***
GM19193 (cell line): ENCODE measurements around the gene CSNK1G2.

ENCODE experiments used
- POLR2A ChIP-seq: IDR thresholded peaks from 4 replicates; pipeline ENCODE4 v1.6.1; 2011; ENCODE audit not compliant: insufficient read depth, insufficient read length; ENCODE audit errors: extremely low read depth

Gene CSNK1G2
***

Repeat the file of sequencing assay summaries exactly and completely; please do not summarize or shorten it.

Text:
GM19193 (cell line): ENCODE measurements around the gene CSNK1G2.

ENCODE experiments used
- POLR2A ChIP-seq: IDR thresholded peaks from 4 replicates; pipeline ENCODE4 v1.6.1; 2011; ENCODE audit not compliant: insufficient read depth, insufficient read length; ENCODE audit errors: extremely low read depth

Gene CSNK1G2